Russian troop build-up near Ukraine raising concerns of intervention

‘We are concerned by recent escalating Russian aggressions in eastern Ukraine, including the credible reports that have been emanating about Russian troop movements on Ukraine’s borders and occupied Crimea’

Eleanor Sly
Thursday 08 April 2021 09:44
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<p>The war has been ongoing since 2014</p>

The war has been ongoing since 2014

Russia’s troops have begun to build up near to the Ukraninan border, in a move which has prompted Ukraine to appeal to the west for help. It has also provoked fears that Russia could be about to escalate its seven-year conflict with its neighbour Ukraine.

The forces currently at the border have sparked fresh worries that the conflict, which has so far claimed 13,000 lives, could be on the verge of ramping up. 

Indeed, last week, the commander-in-chief of Ukraine’s armed forces, Ruslan Khomchak told the Ukrainian parliament that Russia now had 28 tactical battalions along the shared border. This would total up to 25,000 troops.

However, in spite of concerns, a Russian top security official said that Russia is not planning to intervene. In an interview with Kommersant newspaper, Security Council Secretary Nikolai Patrushev said that although the country had no “such plans” to intervene in Ukraine, they are “carefully monitoring the situation”.

“Depending on how it develops, we will take concrete steps,” Mr Patrushev added.

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Ukraine, on the other hand, sees the situation somewhat differently and has called on the west for support. This comes following both the increase in forces along its border and a rise in cease-fire violations and deaths in the Russian-backed separatist regions in the southeast of the country.

Ukrainian President Volodymyr Zelenskiy has accused the Kremlin of “muscle-flexing” to intimidate Kyiv, which he called “a traditional Russian affair,” in a statement. While last week, Ukraine’s military intelligence warned publicly of the danger from Russia, saying that Moscow is preparing to “provoke our country to respond to hostile actions along the front line”.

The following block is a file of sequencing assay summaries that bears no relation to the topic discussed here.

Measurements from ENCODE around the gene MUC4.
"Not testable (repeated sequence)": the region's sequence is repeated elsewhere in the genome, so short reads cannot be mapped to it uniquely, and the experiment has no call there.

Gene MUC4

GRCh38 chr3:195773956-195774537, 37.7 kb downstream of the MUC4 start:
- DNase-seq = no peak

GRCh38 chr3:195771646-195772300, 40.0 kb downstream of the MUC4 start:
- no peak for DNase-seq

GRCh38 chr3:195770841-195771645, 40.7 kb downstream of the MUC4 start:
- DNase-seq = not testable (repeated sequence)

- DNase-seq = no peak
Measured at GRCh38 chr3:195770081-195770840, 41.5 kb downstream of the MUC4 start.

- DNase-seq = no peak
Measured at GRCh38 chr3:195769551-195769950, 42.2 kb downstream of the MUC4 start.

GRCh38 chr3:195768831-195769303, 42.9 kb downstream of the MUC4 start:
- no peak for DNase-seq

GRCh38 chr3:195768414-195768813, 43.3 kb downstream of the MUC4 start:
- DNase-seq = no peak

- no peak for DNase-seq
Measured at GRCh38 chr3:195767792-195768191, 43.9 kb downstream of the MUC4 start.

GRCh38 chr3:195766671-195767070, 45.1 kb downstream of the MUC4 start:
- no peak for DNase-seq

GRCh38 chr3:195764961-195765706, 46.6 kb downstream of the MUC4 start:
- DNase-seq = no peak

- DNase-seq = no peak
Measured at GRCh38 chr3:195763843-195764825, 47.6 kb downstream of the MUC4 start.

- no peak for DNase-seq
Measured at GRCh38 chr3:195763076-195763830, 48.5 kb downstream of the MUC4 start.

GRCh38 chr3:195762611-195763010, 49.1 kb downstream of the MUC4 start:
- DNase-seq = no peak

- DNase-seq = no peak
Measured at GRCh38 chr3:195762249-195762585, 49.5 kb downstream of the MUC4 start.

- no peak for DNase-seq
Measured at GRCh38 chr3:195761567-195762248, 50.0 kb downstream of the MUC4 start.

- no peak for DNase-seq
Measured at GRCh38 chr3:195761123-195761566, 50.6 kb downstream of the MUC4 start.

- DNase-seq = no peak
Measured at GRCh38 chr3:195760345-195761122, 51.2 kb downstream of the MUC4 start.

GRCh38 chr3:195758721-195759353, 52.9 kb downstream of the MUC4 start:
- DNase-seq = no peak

Meanwhile on Tuesday, Mr Zelenskiy once again expressed his country’s desire to join the North Atlantic Treaty Organisation (NATO) to help protect itself from Russia.

In a telephone conversation with NATO Secretary General Jens Stoltenberg, Mr Zelenskiy called membership “the only way to end the war,” Bloomberg reported. However, the NATO chief was non-committal in a tweet later, offering support but saying only “we remain committed to our close partnership” with Ukraine.

Russia remains adamant that it is not threatening its neighbour, yet has announced that more than 4,000 training exercises in military districts across Russia will begin. It has also accused the Ukrainian government of preparing a military offensive to regain control of the eastern conflict zone.

The United States have also expressed their concern over the situation and the growing numbers of Russian troops along Russia’s southern border. On Monday, Washington asked Moscow to explain recent “provocations” on Ukraine.

Ned Price, spokesman for the United States Department of State said: “We are concerned by recent escalating Russian aggressions in eastern Ukraine, including the credible reports that have been emanating about Russian troop movements on Ukraine’s borders and occupied Crimea.”

White House press secretary Jen Psaki also told reporters that the US was monitoring the “recent escalations of Russian aggression and escalation in eastern Ukraine.”

The United States and the European Union have both sanctioned Russia for its annexation of Crimea which occurred in 2014. They both support the separatists in Ukraine’s Donbas region.

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